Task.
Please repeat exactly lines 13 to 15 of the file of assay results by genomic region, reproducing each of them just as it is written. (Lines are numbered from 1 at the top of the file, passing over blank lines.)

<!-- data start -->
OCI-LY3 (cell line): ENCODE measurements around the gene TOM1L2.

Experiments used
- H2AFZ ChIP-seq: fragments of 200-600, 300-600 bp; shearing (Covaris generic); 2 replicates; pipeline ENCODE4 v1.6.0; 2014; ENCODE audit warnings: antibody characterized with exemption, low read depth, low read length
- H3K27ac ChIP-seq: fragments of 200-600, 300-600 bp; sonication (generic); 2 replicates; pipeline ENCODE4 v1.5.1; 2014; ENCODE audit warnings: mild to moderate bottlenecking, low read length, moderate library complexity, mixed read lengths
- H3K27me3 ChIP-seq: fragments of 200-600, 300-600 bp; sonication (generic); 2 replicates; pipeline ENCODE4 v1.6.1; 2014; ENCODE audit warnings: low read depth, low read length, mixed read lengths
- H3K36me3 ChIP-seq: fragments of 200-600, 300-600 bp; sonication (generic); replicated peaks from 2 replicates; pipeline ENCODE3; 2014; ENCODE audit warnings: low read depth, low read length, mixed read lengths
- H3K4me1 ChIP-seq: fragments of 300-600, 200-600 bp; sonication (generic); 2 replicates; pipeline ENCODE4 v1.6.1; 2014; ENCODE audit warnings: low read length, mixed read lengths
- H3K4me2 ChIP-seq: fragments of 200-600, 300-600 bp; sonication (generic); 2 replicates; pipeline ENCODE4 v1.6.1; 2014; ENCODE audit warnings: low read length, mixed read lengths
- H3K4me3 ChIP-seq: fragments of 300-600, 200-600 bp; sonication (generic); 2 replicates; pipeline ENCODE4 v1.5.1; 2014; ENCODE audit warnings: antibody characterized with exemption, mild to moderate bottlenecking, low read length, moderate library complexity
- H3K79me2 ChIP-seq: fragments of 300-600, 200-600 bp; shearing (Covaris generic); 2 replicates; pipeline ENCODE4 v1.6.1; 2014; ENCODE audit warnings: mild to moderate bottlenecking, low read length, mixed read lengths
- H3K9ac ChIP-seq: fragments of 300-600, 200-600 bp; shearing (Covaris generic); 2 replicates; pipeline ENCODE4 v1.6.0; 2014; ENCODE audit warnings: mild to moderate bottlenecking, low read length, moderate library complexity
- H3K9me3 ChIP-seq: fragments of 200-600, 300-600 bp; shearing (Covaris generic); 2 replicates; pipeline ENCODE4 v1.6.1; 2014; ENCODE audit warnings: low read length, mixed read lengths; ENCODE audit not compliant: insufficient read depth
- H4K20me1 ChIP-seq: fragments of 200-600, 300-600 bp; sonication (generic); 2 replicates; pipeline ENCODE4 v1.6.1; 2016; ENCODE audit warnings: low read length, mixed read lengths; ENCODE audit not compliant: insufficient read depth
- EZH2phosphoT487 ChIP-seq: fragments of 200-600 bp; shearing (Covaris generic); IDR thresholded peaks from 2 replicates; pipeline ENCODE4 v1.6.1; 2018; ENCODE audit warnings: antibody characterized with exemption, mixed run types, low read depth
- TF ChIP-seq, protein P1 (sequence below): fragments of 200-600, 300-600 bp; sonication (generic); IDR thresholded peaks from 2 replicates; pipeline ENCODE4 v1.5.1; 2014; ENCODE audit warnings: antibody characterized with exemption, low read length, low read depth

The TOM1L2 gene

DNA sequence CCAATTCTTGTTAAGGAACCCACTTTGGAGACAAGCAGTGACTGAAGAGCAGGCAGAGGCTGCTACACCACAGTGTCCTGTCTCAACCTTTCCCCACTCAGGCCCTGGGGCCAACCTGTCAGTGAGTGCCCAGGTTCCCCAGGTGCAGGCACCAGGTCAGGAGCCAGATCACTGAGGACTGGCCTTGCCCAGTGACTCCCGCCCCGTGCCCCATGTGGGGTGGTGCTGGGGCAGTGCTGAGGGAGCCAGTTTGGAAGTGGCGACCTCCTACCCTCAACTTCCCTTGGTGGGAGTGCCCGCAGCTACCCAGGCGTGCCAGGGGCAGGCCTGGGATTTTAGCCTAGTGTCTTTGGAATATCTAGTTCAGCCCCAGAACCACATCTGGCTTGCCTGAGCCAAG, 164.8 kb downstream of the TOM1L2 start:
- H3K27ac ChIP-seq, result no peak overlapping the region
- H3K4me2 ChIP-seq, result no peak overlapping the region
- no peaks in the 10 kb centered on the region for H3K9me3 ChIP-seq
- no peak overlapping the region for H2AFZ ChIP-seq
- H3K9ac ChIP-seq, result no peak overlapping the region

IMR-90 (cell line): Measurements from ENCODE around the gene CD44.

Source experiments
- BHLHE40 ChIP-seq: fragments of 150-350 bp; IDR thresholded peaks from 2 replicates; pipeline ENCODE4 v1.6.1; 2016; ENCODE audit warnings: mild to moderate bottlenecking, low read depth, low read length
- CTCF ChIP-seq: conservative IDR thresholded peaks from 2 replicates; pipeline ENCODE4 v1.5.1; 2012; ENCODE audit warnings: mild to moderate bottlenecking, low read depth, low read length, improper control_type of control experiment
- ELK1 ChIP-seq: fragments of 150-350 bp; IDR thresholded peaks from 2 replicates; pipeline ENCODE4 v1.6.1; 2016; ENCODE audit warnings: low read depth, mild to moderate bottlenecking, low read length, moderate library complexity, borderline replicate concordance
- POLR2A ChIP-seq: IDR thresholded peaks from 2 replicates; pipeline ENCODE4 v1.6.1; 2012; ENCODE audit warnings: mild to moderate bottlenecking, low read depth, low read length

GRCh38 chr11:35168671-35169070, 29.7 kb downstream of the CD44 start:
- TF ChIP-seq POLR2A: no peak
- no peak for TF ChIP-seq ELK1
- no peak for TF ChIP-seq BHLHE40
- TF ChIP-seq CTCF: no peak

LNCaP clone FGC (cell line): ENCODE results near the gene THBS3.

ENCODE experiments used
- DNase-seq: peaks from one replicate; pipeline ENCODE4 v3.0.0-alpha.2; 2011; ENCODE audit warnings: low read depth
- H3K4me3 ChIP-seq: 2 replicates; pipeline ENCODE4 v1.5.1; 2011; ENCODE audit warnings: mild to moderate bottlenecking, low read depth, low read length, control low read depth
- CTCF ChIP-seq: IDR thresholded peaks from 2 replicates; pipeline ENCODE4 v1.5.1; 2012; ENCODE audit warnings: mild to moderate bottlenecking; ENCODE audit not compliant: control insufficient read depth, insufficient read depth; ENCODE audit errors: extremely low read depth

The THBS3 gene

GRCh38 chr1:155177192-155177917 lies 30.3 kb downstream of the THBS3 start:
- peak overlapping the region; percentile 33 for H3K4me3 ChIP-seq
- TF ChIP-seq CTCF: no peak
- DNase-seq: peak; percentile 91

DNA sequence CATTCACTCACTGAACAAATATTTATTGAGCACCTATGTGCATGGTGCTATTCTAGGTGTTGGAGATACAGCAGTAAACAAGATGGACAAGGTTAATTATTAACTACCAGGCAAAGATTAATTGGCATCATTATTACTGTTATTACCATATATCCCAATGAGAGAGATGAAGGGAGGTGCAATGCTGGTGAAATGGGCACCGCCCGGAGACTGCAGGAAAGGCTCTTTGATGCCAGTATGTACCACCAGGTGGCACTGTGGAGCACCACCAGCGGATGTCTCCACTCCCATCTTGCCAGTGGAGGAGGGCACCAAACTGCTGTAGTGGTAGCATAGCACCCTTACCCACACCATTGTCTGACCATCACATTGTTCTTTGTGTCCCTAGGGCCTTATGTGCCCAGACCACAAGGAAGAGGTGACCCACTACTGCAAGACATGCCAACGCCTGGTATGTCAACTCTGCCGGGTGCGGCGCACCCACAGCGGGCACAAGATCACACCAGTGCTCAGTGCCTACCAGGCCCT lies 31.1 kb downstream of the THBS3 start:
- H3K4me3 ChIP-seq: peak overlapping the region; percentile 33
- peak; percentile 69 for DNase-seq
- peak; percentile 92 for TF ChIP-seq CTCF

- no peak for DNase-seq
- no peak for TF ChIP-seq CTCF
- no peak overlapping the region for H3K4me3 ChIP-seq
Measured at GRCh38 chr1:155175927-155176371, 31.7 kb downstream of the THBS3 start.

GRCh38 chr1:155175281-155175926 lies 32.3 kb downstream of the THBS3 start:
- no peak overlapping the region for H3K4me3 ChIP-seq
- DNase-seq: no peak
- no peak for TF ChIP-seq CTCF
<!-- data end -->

- H4K20me1 ChIP-seq: fragments of 200-600, 300-600 bp; sonication (generic); 2 replicates; pipeline ENCODE4 v1.6.1; 2016; ENCODE audit warnings: low read length, mixed read lengths; ENCODE audit not compliant: insufficient read depth
- EZH2phosphoT487 ChIP-seq: fragments of 200-600 bp; shearing (Covaris generic); IDR thresholded peaks from 2 replicates; pipeline ENCODE4 v1.6.1; 2018; ENCODE audit warnings: antibody characterized with exemption, mixed run types, low read depth
- TF ChIP-seq, protein P1 (sequence below): fragments of 200-600, 300-600 bp; sonication (generic); IDR thresholded peaks from 2 replicates; pipeline ENCODE4 v1.5.1; 2014; ENCODE audit warnings: antibody characterized with exemption, low read length, low read depth